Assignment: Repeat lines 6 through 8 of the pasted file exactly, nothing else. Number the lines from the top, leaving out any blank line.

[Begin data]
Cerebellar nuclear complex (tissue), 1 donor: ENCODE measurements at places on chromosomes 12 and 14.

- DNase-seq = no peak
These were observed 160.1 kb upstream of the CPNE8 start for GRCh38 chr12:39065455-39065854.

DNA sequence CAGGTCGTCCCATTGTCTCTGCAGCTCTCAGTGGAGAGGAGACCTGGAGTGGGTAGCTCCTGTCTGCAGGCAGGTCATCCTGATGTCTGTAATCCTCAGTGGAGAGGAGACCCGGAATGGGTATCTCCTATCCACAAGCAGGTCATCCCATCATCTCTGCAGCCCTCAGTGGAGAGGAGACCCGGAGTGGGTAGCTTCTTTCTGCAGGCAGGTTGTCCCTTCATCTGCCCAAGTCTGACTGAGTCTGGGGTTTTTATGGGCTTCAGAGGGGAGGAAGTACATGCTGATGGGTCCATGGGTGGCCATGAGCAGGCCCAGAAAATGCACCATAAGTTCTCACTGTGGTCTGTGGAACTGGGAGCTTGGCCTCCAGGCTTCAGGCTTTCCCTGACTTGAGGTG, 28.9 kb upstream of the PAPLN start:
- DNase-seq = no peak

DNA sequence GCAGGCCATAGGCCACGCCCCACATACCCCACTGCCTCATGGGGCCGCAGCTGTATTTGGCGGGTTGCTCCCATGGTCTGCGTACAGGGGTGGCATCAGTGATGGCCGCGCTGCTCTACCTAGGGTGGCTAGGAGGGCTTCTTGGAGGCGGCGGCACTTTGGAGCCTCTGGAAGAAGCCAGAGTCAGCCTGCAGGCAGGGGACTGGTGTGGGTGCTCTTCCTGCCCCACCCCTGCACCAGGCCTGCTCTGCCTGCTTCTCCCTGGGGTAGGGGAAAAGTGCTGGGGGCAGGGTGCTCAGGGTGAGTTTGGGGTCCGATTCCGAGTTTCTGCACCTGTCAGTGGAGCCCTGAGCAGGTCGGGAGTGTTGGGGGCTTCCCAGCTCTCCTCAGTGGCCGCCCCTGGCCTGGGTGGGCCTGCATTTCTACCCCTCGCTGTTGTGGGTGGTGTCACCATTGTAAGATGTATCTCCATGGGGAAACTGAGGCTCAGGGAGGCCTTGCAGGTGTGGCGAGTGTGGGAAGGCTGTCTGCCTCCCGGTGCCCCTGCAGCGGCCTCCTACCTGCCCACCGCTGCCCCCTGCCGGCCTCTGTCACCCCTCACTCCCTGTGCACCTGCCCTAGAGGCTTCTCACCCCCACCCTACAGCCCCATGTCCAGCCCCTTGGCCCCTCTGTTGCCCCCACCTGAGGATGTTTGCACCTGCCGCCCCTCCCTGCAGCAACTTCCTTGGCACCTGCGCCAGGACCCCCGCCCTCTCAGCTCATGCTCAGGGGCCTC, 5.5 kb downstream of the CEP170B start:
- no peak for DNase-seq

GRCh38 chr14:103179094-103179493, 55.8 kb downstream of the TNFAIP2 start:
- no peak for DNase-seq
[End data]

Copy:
DNA sequence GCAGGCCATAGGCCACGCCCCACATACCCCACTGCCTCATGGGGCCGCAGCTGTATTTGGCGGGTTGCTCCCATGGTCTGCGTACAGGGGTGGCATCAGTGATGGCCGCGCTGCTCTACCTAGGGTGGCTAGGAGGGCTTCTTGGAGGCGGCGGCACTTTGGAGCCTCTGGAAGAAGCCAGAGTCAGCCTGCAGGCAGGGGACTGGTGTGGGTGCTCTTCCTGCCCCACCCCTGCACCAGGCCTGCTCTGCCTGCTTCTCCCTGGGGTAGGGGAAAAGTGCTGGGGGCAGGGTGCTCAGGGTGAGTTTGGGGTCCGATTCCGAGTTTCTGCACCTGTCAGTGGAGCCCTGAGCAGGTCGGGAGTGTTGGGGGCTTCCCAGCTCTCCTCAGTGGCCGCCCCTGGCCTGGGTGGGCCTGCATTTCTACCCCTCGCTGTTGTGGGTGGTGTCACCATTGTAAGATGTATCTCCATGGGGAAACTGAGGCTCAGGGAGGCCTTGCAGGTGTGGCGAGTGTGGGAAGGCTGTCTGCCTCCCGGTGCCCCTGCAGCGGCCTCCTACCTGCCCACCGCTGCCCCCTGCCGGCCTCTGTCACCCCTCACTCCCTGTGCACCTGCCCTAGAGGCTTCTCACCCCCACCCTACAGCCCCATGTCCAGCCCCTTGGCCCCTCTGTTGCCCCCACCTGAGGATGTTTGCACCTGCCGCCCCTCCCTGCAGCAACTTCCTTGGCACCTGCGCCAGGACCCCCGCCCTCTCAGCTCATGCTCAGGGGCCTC, 5.5 kb downstream of the CEP170B start:
- no peak for DNase-seq

GRCh38 chr14:103179094-103179493, 55.8 kb downstream of the TNFAIP2 start: